Scenic drive to the Hutt River Principality

Our destination today was a visit to the Principality of Hutt River.  This province is comparable in size to Hong Kong.  It is a independent sovereign state which seceded from Australia on April 21 in 1970.  This was over an argument with the state government over wheat quotas. It now has its own government and policies with tourists being warmly welcomed.   The province has it’s own currency, stamps, a crazy religion and is exempt from Australian tax laws.  

In saying this though it is now more of a quirky tourist endeavour but Prince Leonard, even in his 90’s seems to take it all seriously.  He has some very odd theories on religion and mathematics and has interwoven them together to come up with numbers and formulas for the Big Bang, life and everything.  The Province  is open to visitors from 9am to 4pm daily and has a caravan park, which you can stay at for $5 per person per night which is really good value considering that they have flushing toilets and a hot shower as well as a camp kitchen shelter (which did need a bit of cleaning up, but at least provided a sheltered place to eat away from the wind.  Not only that, there was even access to a free washing machine. What a bargain! The down side was that there were a LOT of flies here. Out came the fly nets that we'd put away after leaving the Centre of Australia. Also there was a nearby swamp that was home to some very noisy frogs who serenaded us all night.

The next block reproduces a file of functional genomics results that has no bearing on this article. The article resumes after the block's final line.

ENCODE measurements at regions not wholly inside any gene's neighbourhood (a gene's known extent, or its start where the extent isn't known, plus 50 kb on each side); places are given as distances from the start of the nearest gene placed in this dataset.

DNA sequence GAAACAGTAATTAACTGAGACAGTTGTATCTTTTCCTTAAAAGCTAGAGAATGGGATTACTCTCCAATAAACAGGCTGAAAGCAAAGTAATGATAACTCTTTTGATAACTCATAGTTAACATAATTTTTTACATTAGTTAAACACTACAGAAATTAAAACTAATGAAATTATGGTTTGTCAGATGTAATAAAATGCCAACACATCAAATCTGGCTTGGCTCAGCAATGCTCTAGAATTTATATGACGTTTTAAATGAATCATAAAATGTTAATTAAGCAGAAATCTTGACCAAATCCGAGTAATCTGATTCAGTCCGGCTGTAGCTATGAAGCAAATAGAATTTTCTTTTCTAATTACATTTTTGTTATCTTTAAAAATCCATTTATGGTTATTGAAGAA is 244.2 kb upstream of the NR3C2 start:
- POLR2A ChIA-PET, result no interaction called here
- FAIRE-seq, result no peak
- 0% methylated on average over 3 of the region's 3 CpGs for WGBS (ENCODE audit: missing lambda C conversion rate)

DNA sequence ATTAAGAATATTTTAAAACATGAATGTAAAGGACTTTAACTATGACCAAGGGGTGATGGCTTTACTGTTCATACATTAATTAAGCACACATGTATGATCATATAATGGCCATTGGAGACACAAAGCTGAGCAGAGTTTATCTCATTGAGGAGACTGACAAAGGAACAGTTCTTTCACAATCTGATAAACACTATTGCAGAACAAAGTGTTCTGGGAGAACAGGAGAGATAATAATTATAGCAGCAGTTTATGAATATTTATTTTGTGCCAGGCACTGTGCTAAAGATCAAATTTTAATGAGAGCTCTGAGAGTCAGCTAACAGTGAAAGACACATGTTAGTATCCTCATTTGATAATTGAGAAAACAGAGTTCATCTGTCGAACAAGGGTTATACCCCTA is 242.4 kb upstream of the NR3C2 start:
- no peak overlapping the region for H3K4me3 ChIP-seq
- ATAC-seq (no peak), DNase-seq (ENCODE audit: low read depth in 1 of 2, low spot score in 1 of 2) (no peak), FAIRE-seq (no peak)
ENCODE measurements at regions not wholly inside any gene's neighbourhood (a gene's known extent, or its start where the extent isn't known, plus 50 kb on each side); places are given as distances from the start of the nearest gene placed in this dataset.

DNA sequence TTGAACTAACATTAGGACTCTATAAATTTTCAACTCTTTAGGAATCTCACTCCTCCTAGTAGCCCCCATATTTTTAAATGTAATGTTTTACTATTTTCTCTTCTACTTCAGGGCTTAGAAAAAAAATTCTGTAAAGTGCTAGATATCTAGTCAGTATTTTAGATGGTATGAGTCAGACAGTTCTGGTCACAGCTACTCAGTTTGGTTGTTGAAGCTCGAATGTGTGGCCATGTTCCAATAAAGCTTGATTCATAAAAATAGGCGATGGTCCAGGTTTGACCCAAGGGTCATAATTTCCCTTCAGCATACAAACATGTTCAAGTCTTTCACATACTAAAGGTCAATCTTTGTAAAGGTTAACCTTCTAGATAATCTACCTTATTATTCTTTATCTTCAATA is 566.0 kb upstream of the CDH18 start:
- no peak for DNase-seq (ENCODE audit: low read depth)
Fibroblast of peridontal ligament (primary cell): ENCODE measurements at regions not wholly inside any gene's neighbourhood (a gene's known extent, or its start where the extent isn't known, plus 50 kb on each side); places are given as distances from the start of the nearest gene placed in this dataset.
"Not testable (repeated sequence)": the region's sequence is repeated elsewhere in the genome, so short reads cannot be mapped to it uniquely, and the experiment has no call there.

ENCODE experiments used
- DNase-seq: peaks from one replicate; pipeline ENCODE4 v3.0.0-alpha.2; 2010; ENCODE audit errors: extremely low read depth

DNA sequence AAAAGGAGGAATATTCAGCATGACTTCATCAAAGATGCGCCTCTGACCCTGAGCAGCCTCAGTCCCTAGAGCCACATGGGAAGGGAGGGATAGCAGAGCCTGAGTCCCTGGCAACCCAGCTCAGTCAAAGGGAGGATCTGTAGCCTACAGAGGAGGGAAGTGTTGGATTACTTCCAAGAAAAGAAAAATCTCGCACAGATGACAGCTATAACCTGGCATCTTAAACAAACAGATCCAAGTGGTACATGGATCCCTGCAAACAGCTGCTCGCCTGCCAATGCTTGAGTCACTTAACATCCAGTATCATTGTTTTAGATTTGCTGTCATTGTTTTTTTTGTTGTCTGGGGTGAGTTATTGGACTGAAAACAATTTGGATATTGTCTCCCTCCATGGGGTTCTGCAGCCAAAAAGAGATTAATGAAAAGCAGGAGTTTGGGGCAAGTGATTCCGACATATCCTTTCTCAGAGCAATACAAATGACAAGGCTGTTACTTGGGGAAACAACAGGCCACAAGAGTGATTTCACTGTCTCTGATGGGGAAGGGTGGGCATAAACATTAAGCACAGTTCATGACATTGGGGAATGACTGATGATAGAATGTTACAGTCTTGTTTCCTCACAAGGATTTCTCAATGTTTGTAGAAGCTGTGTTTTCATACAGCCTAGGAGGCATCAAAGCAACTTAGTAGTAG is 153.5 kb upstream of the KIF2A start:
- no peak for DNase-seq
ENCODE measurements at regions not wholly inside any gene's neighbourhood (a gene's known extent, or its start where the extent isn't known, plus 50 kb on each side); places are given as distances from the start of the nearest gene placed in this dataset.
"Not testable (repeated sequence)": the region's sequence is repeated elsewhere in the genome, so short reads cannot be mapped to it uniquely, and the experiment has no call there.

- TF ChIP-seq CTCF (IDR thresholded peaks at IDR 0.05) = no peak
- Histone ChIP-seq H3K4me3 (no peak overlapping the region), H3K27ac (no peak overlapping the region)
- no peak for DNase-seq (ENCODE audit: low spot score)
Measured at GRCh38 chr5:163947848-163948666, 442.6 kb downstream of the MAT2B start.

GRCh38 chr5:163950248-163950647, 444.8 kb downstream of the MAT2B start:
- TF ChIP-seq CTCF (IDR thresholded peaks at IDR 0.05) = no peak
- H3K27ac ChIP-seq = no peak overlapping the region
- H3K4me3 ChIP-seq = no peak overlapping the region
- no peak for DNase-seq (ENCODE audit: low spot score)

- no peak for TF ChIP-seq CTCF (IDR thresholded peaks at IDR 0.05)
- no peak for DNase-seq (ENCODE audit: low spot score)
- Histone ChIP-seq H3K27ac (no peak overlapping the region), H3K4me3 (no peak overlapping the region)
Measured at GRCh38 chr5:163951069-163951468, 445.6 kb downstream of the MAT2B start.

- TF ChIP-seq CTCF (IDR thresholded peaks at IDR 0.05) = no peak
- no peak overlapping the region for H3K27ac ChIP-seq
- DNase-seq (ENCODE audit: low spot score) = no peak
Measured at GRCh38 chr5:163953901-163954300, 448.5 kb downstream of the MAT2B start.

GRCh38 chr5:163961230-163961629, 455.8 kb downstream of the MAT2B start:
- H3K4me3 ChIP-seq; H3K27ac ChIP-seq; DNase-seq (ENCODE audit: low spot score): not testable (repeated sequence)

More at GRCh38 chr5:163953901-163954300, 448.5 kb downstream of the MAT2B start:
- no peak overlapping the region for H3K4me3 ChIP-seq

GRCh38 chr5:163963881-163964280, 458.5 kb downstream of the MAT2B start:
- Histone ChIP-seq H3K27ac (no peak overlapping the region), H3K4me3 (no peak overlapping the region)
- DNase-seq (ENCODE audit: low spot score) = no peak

Prince Leonard’s principality has been developed with tourists in mind and the administration building contains a government office, a post office and a charming interdenominational chapel.  You can even have your passport stamped here or pay $4 to get your own signed visa. 
Masses of wild flowers out alongside the road

The drive to Hutt River was one of the prettiest drives yet. We were entranced with the beautiful scenery and the abundant wildflowers along the way, especially as we drew closer to Hutt River. The dirt road into the Principality itself is very well-maintained. No corrugations and barely any dust. We had booked to stay one night on the property and when we arrived mid-afternoon we had the whole site to ourselves. Later two more vehicles arrived containing foreign back packers, no doubt happy like we were to be paying only $5 per head to stay there.